The Aortix device is a solution for patients who haven't seen success from medical therapy, but don't have the immediate need for a transplant or more drastic solution. The device is thinner than a pencil, the release says, and can be inserted in a matter of minutes in a cath-lab setting. The size and ease of application could be transformational for the large population of heart patients that would need it.

In addition to the funds, Jeff Bird, managing director of Bluebird Ventures, will join the company's board of directors.

"The Procyrion Aortix device provides an elegant solution for managing heart failure, a serious and difficult-to-treat problem," says Bird in the release. "We are excited to work with this experienced team as they begin clinical testing."


The device is thinner than a pencil and can be inserted in less than 10 minutes. Photo via procyrion.com

Houston researchers are commercializing their organ 3D printing technology, a local hospital has a tiny medical device with a big impact, and more in health tech. Jordan Miller/Rice University

3 health technologies developed in Houston that are changing the industry

Game changers

There's a huge opportunity for breakthrough medical technology in Houston thanks in large part to major universities, the Texas Medical Center, and other resources within health care startups.

From a new tiny implant that can deliver medicine into the patient remotely to printable human tissue, here are three health technologies coming out of Houston innovators to look out for.

Houston Methodist's tiny drug delivery implant

This tiny implant can have a big effect on patients. Courtesy of Houston Methodist

Houston Methodist nanomedicine researchers have developed an implant the size of a grape that can deliver medicine via a remote control. The device has applications in arthritis, diabetes, and heart disease treatment.

The battery-powered nanochannel deliver system uses Bluetooth technology and can dole out continuous, predetermined dosages for up to a year without refills. A proof-of-concept for the device published in Lab on a Chip.

"We see this universal drug implant as part of the future of health care innovation," says Alessandro Grattoni, chair of the nanomedicine department at Houston Methodist. "Some chronic disease drugs have the greatest benefit of delivery during overnight hours when it's inconvenient for patients to take oral medication. This device could vastly improve their disease management and prevent them from missing doses, simply with a medical professional overseeing their treatment remotely."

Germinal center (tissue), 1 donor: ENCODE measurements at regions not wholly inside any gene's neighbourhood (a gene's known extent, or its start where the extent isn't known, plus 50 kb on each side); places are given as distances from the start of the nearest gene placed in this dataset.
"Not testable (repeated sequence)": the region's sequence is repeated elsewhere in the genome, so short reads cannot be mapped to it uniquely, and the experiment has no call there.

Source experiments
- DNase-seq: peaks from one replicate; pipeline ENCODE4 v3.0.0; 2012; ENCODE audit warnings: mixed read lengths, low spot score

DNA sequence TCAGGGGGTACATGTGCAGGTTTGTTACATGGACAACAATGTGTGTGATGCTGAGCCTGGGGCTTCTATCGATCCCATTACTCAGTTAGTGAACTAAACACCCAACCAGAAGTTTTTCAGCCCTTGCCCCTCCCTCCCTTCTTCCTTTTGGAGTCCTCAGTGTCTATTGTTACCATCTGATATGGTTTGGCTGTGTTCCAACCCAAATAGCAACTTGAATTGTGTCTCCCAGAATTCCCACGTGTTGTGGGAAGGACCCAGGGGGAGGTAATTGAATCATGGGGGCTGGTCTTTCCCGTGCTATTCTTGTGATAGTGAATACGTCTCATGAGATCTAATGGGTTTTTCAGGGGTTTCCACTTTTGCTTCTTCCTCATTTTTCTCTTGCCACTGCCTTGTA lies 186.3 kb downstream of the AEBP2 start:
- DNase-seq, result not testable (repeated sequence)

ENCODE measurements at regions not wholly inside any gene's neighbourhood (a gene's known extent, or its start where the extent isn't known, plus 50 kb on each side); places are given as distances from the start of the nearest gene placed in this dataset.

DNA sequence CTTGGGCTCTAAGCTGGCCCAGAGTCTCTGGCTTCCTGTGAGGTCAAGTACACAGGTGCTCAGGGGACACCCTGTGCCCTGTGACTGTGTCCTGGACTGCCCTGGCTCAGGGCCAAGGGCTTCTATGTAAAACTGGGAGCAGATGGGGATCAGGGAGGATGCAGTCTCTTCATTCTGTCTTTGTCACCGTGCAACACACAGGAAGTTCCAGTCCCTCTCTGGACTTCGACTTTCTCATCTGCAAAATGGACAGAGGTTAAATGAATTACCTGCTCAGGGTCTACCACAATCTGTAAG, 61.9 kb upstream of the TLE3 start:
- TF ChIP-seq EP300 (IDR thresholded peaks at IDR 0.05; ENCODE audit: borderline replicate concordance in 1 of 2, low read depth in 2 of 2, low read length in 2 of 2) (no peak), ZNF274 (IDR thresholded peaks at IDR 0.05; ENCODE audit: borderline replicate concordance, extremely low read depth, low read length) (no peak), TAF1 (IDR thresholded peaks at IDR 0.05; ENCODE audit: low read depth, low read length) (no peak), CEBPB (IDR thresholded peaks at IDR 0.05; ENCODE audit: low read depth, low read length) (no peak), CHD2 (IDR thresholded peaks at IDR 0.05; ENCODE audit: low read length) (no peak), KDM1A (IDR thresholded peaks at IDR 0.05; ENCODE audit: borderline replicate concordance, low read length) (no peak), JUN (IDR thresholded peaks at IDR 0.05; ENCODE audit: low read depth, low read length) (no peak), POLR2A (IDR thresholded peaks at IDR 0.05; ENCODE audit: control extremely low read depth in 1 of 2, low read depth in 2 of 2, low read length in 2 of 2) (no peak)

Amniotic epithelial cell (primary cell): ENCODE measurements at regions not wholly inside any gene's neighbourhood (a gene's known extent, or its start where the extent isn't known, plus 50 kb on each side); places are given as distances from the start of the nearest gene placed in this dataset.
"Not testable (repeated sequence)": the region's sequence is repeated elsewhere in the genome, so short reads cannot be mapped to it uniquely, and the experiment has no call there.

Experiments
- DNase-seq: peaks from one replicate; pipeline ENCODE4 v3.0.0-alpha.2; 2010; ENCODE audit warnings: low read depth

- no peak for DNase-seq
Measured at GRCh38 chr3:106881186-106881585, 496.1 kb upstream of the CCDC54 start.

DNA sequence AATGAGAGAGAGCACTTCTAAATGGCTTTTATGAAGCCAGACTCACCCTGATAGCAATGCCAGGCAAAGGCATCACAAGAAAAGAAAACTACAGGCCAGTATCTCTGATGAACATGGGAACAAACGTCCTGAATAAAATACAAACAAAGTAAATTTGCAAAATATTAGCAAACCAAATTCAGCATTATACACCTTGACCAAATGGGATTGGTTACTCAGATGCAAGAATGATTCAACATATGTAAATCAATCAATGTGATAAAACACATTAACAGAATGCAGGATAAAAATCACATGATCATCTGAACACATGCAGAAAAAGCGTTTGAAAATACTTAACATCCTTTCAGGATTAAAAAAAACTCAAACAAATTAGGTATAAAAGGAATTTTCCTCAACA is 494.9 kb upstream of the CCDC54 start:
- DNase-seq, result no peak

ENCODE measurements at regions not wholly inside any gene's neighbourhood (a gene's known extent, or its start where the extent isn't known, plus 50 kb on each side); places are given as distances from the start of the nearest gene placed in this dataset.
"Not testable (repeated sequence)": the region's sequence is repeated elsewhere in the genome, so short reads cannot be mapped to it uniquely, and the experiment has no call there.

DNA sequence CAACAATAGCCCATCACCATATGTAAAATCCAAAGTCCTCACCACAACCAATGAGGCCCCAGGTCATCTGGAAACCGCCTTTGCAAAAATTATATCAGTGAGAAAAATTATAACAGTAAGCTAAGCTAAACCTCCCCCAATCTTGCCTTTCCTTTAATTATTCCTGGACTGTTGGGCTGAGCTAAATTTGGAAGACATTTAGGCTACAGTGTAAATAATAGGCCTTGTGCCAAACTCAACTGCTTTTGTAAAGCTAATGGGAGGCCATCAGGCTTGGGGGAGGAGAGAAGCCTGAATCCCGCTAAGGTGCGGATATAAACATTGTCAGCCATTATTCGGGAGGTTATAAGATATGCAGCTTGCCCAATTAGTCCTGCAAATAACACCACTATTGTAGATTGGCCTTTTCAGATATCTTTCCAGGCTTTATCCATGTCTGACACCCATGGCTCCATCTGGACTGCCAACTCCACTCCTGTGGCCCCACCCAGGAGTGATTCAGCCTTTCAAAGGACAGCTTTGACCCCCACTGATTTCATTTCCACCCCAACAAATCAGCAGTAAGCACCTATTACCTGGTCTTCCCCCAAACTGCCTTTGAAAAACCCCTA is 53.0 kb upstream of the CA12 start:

The devices can be programed for different dosage sizes and different release settings, which affect the voltage for the medicine delivery.

Houston Methodist has a number of new technologies it's introduced into its hospital system — click here to read about a few more.

NurseDash's resourceful scheduling tool

Houston-based NurseDash is the Uber of staffing nursing shifts in medical facilities. Photo via nursedash.com

Filling open nursing shifts has always been a challenge for hospitals and medical centers, and they've been forced to rely on outsourced companies to coordinate nurses to fill the shifts. NurseDash puts the power back in the hands of freelance nurses and the medical institutions that want to hire them.

Andy Chen, former CFO for Nobilis Health Corporation and co-founder of NurseDash, says the standard practice is hiring these agencies to fill shifts, and, while they promise to send someone, they don't even know who they'll be sending for a shift just hours away. This antiquated system prioritizes who comes in first, rather than a nurse's specialties or qualifications.

Since its debut, NurseDash, which is based in Houston's Galleria Area, has attracted 40 facilities in Houston, including hospitals, surgery centers, and senior living, and about 400 nurses. Chen says he isn't sure just what to call his technology yet, but compares it to the ride hailing of Uber or Lyft and calls it "a virtual bulletin board."

The company has already expanded beyond Houston to northeast Ohio, which the founders say has a similar competitive dynamic to the Houston market. The next goal is to hit the rest of the top 10 largest cities in the United States. To read more about the app and startup, click here.

Volumetric's human tissue-printing technology

Rice University bioengineer Daniel Sazer prepares a scale-model of a lung-mimicking air sac for testing. Jeff Fitlow/Rice University